Books about Native American jewelry and art come in all shapes and sizes. Each has a different focus and each slices the “art pie” in a different way. I’ve read Joe Dan Lowry’s book on Turquoise which focuses on just one of the materials used in Native American jewelry. I’ve enjoyed Generations, the book on the Native American art and jewelry collection of Helen Cox Kersting. This book focuses on the life and collection of one woman. And then there was Charnell Havens’ and Vera Marie Badertscher’s book on Quincy Tahoma’s art which focuses on the life and the works of just one artist.
When Paula Baxter’s and Barry Katzen’s book, Southwestern Indian Rings, came out, it was not a surprise to me that Paula decided to focus exclusively on rings crafted by the Native Americans of the Southwest. After all, I had encountered the author and photographer in their travels for over a year photographing rings and talking with the artists. It’s a great way to illustrate the art and history of the Native people of the Southwest – ring by ring.
From Craft to Art
As Paula walks us through the history of Native American jewelry, we learn how the craft evolved into art and how a once basic craft was influenced by traders and souvenir sellers . During the evolution of the rings, curio seekers traveled through the Southwest US and loved picking up Indian souvenirs. I was fascinated by one photograph which showed a silver ring stamped “Made by Indians.” My, how things have changed!
Barry Katzen provided 350 stunning color photographs in support of Paula Baxter’s exploration of the history, culture and art of Indian Rings. These rings, many of which are from private collections, would never have been available to see if it had not been for this book. The first thing I did, and many others told me they did, was to thumb through the book looking at the photos and mentally checking off the artists and ring styles we had seen throughout our travels and collecting in Arizona and New Mexico.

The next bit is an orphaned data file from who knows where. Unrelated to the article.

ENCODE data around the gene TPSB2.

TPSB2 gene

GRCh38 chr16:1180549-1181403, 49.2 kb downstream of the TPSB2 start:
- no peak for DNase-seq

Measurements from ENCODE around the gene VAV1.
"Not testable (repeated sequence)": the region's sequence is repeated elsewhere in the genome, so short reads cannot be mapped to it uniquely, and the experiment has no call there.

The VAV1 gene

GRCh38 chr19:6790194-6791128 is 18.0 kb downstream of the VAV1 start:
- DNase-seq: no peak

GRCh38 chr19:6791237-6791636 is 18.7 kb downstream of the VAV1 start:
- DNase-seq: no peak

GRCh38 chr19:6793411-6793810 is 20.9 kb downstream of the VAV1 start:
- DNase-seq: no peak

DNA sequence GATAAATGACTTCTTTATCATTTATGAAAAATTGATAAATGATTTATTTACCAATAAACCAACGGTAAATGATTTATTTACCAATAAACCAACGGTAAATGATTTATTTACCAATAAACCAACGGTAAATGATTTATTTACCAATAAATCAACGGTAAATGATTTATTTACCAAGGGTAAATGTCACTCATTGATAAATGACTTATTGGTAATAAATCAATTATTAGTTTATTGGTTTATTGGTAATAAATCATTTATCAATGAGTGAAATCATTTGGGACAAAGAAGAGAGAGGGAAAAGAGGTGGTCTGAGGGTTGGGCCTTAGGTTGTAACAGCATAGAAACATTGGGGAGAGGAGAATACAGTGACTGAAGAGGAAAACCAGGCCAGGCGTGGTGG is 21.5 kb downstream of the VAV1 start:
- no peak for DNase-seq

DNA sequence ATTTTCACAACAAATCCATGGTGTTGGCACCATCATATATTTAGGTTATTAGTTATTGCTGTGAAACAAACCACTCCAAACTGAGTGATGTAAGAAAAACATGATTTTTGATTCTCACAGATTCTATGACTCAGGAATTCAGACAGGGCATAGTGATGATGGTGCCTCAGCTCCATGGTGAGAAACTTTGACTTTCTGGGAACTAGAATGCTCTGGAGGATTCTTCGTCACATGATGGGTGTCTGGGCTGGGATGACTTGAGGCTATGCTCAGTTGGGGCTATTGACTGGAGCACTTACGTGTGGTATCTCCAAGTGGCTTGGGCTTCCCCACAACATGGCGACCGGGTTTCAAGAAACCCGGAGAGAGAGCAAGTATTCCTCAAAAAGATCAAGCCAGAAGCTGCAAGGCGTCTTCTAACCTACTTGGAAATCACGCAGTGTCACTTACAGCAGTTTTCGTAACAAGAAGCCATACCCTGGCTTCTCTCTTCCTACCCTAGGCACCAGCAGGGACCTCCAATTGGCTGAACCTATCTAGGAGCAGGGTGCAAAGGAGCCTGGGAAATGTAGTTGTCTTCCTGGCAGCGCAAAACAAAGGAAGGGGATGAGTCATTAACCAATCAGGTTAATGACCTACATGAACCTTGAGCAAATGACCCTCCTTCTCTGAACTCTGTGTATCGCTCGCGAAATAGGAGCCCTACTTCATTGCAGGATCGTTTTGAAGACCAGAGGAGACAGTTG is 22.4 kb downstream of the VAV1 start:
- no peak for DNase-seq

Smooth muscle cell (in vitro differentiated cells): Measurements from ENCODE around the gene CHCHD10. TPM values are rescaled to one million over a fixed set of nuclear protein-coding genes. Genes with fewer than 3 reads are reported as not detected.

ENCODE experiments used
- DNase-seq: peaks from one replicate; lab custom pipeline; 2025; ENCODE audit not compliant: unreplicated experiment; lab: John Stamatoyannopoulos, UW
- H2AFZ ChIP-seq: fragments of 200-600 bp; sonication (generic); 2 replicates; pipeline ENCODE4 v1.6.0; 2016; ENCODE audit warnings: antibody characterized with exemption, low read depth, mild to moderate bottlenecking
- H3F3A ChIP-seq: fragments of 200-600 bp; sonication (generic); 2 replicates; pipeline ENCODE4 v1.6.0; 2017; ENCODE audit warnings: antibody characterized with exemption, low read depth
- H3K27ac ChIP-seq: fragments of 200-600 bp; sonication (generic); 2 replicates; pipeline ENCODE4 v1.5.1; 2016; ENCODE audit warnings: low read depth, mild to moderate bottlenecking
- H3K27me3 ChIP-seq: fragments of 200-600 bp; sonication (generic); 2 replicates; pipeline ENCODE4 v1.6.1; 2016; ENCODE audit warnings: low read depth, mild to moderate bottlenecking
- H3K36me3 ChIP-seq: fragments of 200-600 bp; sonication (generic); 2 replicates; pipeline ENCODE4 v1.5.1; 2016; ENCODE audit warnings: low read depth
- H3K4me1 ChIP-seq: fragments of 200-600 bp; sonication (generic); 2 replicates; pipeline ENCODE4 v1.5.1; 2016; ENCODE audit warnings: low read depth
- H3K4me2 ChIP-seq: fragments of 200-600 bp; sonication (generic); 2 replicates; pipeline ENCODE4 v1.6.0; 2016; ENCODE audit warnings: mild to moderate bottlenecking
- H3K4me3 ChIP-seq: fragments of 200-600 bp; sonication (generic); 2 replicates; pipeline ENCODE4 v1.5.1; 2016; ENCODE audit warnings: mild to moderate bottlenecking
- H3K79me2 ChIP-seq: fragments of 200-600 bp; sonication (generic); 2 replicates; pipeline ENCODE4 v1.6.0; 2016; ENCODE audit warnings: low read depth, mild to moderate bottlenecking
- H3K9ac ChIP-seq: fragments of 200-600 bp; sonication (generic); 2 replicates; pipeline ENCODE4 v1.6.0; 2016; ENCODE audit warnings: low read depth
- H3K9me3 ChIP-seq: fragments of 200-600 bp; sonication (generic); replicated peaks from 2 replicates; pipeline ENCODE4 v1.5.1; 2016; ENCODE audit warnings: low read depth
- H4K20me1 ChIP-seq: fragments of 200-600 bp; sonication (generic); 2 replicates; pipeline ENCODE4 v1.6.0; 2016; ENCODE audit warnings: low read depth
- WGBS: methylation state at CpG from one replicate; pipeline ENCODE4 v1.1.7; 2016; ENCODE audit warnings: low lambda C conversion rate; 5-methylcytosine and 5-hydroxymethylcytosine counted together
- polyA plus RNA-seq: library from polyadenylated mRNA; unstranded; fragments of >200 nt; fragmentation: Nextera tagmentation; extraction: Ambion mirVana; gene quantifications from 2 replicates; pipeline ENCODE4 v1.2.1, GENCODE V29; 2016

As Paula writes she makes many valuable points. One is that of the importance of authenticity. As the market for Indian jewelry grew, so did the availability of copy-cat jewelry, often made overseas. An unenlightened tourist may see a $15 “Indian-style” ring as a bargain and snap it up. Paula points out how detrimental that is to the Native artisans who depend on the sale of their jewelry to feed, clothe and shelter their families. And, I have to agree that the owner of that $15 ring will completely miss out on owning a piece infused with Native culture, style and craftsmanship.
Design and Materials
I particularly learned from Paula’s explanation of how the rings are made. In one chapter she features the work of Navajo master silversmith Orville Tsinnie. Not all rings are made the same. Some are cast, some are worked from silver strips and yet others, like Hopi rings, are made using an overlay process. The photos help educate the collector as well as the casual Indian market shopper.
Paula finishes the book by wowing us with the efforts of some of the most skilled contemporary innovators. I enjoyed seeing such cutting edge work as that of Colin Coonsis, Zuni, who does marvelous inlay work in ever-intriguing new ways. He learned as a child at the workbench of his mother Rolanda Haloo, who is well-known for her skill in doing traditional inlay work.
Southwestern Indian Rings by Paula Baxter is a great coffee table book for the Native American Jewelry Collector. No… it’s a well-researched reference for the Native American Jewelry expert. No… it’s a great souvenir of your travels to the Southwest.
Suffice to say, it’s a well-researched, professionally-cited, attractive book that slices the “Native American Jewelry Pie” just right!
Purchase Southwestern Indian Rings Online